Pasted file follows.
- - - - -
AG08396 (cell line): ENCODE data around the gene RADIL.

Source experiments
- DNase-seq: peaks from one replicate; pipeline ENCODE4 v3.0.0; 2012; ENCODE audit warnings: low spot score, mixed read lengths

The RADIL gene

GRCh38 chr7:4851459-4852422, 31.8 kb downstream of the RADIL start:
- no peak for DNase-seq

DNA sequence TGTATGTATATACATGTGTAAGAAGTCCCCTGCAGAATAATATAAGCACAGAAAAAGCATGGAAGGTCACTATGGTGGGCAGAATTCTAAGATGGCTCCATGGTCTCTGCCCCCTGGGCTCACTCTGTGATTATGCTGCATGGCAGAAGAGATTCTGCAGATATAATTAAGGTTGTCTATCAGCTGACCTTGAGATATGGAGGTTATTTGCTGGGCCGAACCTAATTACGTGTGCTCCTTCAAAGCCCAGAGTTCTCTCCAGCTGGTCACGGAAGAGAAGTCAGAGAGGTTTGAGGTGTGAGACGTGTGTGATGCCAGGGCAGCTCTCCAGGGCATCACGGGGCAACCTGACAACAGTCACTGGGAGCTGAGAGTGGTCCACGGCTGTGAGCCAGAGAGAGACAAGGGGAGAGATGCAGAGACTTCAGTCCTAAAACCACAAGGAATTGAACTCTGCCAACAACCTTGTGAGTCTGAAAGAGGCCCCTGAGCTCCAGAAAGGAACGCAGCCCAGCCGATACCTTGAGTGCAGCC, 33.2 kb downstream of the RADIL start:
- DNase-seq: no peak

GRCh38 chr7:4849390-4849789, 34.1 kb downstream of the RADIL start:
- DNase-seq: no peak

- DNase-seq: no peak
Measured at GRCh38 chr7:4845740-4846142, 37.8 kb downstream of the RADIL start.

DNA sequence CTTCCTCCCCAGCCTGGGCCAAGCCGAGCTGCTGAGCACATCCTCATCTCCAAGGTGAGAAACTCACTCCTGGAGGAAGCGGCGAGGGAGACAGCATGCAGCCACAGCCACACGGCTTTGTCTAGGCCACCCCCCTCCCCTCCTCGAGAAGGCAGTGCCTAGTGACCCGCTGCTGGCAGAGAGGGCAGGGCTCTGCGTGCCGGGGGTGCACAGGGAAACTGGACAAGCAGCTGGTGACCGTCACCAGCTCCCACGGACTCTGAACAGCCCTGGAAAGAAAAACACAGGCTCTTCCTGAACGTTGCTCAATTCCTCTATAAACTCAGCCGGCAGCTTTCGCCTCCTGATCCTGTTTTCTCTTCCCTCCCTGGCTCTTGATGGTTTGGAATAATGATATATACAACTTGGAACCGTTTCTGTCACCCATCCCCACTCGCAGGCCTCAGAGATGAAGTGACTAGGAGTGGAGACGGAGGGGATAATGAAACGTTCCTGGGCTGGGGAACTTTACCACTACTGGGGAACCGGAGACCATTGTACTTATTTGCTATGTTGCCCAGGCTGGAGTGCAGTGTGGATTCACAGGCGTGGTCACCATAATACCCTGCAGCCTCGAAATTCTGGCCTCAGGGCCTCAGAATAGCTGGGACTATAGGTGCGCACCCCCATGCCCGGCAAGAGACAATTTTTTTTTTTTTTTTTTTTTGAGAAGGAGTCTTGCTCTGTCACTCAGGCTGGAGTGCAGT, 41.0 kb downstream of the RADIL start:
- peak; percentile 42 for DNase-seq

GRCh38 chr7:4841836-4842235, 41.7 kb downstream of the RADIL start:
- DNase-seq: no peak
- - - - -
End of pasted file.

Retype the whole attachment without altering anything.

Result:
AG08396 (cell line): ENCODE data around the gene RADIL.

Source experiments
- DNase-seq: peaks from one replicate; pipeline ENCODE4 v3.0.0; 2012; ENCODE audit warnings: low spot score, mixed read lengths

The RADIL gene

GRCh38 chr7:4851459-4852422, 31.8 kb downstream of the RADIL start:
- no peak for DNase-seq

DNA sequence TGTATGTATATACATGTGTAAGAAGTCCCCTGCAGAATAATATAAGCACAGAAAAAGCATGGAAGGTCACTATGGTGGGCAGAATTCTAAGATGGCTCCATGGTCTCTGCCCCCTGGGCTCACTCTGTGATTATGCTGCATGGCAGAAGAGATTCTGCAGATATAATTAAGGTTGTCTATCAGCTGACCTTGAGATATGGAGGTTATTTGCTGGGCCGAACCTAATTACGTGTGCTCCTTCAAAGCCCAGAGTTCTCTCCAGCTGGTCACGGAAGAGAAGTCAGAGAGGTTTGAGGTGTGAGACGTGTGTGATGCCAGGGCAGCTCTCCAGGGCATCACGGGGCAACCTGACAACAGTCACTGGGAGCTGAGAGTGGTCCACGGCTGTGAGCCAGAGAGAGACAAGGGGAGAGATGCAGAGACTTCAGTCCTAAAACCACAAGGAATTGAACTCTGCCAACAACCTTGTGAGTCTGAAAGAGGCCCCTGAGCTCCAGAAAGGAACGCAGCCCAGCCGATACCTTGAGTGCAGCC, 33.2 kb downstream of the RADIL start:
- DNase-seq: no peak

GRCh38 chr7:4849390-4849789, 34.1 kb downstream of the RADIL start:
- DNase-seq: no peak

- DNase-seq: no peak
Measured at GRCh38 chr7:4845740-4846142, 37.8 kb downstream of the RADIL start.

DNA sequence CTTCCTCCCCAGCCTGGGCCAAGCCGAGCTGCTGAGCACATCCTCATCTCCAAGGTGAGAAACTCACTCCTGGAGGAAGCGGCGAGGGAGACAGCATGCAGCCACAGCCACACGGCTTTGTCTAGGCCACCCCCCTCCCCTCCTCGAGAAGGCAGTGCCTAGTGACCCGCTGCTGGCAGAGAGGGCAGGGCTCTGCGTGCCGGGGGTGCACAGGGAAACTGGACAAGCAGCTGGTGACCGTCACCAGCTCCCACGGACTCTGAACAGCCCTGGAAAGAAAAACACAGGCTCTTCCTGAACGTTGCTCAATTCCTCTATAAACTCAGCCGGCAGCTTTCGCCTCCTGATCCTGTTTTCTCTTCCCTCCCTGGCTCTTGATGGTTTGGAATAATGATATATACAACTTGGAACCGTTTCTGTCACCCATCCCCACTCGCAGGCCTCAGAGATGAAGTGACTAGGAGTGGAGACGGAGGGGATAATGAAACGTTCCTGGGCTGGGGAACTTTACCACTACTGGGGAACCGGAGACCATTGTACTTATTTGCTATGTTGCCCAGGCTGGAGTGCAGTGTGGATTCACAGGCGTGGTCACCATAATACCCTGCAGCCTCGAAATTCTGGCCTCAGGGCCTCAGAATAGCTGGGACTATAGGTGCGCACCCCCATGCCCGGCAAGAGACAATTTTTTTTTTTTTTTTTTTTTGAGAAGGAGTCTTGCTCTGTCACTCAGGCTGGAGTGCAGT, 41.0 kb downstream of the RADIL start:
- peak; percentile 42 for DNase-seq

GRCh38 chr7:4841836-4842235, 41.7 kb downstream of the RADIL start:
- DNase-seq: no peak